FLORHAM PARK, N.J. -- Ryan Fitzpatrick will be remembered as a player who saved the New York Jets -- or ruined them, depending on which year sticks in your memory, 2015 or 2016.
He was one of their most polarizing players in recent memory, a bearded brainiac who took the Jets on a wild ride, one that thrilled and angered members of the organization. They broke up last January without a hint of remorse from either side, each party looking to move away from the other ... quickly.
The Jets head to Fitzpatrick's new home this weekend, and of course they will face their former quarterback because the Harvard man has an uncanny knack for jumping to the head of the class. Tampa Bay Buccaneers starter Jameis Winston will miss at least two weeks with a shoulder injury, it was announced Monday, setting up one of the best storylines of the year:
Team Bowles versus the Beard.
"Fitz was good when he was here," coach Todd Bowles said. "We're going down to play the Buccaneers, not Fitzpatrick. We're going to prepare like a normal week, go down and try to get a win."
Fitzpatrick inherits a dysfunctional team that has lost five straight, which means he should be in his comfort zone. He has made a career of playing on bad teams, perhaps none worse than the 2016 Jets, who finished 5-11 with a toxic locker room. He once called it the most disappointing season of his career because expectations were so high. He was one of the reasons why.
He was fantastic in 2015, taking over for Geno Smith when the Jets' presumptive starter got punched out by teammate IK Enemkpali. In came Fitzpatrick, who started every game, set the franchise record with 31 touchdown passes and came within one game of the playoffs. He galvanized the team at a time when it could've fractured like Smith's jaw.
So began the adventures of Fitz. His five most memorable moments (not all good):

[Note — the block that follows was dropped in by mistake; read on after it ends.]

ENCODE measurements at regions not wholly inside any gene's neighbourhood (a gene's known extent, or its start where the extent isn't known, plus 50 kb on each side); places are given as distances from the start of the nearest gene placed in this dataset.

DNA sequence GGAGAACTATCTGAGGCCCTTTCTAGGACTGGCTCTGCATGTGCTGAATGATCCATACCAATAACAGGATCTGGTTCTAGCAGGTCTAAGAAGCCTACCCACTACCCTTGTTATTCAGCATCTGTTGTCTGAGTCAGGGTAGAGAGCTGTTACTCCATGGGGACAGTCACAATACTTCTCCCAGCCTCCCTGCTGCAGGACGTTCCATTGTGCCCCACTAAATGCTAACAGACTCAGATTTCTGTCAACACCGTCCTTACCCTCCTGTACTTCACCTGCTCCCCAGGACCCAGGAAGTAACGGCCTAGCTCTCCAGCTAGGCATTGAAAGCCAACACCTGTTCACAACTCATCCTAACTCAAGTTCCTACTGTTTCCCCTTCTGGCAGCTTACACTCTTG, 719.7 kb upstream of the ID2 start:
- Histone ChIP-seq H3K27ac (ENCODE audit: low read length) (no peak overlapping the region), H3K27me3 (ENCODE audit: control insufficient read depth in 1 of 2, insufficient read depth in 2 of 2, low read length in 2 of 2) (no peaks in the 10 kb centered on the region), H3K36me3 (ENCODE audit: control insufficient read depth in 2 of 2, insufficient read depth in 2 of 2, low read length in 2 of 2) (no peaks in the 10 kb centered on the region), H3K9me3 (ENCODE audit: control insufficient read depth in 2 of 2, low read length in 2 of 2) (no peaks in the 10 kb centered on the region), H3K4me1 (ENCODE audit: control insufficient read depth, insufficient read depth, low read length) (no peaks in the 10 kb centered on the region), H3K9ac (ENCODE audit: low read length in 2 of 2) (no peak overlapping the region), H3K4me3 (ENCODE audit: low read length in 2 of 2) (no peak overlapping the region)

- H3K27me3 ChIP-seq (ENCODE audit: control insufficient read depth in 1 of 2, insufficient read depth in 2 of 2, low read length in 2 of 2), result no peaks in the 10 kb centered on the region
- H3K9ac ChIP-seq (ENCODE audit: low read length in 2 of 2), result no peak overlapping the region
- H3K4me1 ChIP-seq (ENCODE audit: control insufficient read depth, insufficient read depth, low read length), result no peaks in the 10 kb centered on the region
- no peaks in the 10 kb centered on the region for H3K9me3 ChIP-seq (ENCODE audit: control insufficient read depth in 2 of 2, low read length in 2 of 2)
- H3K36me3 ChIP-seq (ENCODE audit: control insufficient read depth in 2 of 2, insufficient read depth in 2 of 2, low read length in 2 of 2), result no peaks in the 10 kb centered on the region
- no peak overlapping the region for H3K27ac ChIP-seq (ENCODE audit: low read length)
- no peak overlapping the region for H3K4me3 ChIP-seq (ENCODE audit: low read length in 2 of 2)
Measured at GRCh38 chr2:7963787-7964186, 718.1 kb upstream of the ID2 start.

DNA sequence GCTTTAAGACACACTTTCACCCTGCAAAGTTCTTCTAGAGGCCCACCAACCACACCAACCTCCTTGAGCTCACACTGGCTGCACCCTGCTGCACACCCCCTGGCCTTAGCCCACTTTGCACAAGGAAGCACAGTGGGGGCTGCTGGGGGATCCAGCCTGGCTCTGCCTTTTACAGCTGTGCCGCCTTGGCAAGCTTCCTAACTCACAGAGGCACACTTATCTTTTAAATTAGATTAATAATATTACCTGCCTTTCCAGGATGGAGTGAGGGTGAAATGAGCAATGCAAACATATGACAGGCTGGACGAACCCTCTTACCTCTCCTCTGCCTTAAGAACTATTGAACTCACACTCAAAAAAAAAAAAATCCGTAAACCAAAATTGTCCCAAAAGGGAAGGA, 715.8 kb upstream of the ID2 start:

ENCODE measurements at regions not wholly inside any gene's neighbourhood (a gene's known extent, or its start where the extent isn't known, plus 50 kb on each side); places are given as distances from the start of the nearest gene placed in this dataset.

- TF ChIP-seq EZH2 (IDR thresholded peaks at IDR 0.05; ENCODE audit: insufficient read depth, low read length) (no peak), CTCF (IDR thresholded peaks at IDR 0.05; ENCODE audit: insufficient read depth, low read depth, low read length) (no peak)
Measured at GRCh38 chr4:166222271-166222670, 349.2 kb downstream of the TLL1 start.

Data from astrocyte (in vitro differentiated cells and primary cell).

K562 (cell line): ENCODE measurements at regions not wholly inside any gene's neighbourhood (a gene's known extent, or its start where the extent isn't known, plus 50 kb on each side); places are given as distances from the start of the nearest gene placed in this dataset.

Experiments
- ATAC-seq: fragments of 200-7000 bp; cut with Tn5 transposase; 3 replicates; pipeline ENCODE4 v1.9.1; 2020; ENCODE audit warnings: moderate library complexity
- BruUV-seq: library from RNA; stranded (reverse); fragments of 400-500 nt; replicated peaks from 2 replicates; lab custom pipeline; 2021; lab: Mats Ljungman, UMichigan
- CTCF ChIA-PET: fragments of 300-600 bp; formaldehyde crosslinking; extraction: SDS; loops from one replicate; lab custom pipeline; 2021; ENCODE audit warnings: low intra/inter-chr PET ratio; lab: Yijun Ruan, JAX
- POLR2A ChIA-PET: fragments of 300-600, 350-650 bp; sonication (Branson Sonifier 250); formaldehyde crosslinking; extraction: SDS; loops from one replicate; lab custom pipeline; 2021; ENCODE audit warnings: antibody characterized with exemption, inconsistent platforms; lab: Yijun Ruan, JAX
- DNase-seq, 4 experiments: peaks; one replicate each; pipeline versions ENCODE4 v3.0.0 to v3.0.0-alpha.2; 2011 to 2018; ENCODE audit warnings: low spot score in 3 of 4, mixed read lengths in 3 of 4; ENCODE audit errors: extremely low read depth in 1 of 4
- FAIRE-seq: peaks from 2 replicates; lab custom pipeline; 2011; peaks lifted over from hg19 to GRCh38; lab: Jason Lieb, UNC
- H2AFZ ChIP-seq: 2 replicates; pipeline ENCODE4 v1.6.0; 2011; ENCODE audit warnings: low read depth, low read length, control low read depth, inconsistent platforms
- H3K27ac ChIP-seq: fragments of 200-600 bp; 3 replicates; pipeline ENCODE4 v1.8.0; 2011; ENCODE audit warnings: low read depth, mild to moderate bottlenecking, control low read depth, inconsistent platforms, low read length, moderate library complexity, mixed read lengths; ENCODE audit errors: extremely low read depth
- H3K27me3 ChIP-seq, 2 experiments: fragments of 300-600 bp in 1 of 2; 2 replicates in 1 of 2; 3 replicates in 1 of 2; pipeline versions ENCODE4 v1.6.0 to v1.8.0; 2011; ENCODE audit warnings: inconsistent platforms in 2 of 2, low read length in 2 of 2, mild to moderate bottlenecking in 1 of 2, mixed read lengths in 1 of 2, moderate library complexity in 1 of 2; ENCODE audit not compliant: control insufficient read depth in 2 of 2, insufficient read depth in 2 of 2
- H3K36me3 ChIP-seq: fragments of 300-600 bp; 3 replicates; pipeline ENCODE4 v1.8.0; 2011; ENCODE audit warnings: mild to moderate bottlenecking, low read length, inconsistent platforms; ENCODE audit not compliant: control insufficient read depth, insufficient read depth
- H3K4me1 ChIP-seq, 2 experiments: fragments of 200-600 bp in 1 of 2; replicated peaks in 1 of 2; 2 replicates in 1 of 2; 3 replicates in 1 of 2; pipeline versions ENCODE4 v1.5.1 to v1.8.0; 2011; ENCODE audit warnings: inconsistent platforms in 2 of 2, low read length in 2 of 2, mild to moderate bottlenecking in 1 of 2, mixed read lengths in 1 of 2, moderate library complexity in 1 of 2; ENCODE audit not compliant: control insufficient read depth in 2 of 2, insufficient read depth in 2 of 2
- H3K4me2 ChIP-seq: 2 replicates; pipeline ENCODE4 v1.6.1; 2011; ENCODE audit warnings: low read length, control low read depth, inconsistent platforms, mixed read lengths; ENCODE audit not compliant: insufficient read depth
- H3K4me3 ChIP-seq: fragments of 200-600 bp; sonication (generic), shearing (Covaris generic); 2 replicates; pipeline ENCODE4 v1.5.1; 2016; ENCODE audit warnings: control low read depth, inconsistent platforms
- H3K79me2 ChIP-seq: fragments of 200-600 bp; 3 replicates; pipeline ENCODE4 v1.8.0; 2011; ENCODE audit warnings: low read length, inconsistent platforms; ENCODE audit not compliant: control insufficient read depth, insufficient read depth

He caught fire at the end of the '15 season, throwing 13 touchdown passes and only one interception over a five-game winning streak. The pinnacle was an overtime touchdown pass to Eric Decker, lifting the Jets to a dramatic win over the New England Patriots.
Needing a win in the season finale to clinch a playoff berth, Fitzpatrick imploded in the fourth quarter with three interceptions, as the Jets fell to the injury-ravaged Buffalo Bills. It was one of the most crushing losses in franchise history. It was Fitzpatrick's best (and probably last) chance to make the playoffs for the first time.
An unsigned Fitzpatrick and the Jets staged one of the oddest contract disputes ever. He had no interest from other teams, and the Jets had no interest in signing another quarterback, yet it dragged on until the eve of training camp. The dispute, acrimonious at times, chafed feelings on both sides and it set a bad tone for the season.
In Week 3 of 2016, Fitzpatrick threw six -- yes, six! -- interceptions in a road loss to the Kansas City Chiefs. He served 'em up like a hot-dog vendor at the stadium, handing out the last few as if they were freebies. It started a four-game losing streak and, as we found out later, Brandon Marshall and Sheldon Richardson nearly came to blows in the postgame locker room.
Fitzpatrick continued to struggle and got benched, albeit briefly. After coming off the bench to rally the team to a win over the Baltimore Ravens -- he replaced Smith, who blew out a knee -- he had the audacity to rip ownership, management and the coaches for not believing in him. It was an unbecoming moment for Fitzpatrick, who kept chucking interceptions (17 in all) until he got benched again later in the season.
And then he was back in the lineup after Bryce Petty wrecked a shoulder.
Fitzpatrick is the quarterback with Nine Lives. Sunday could be the ninth.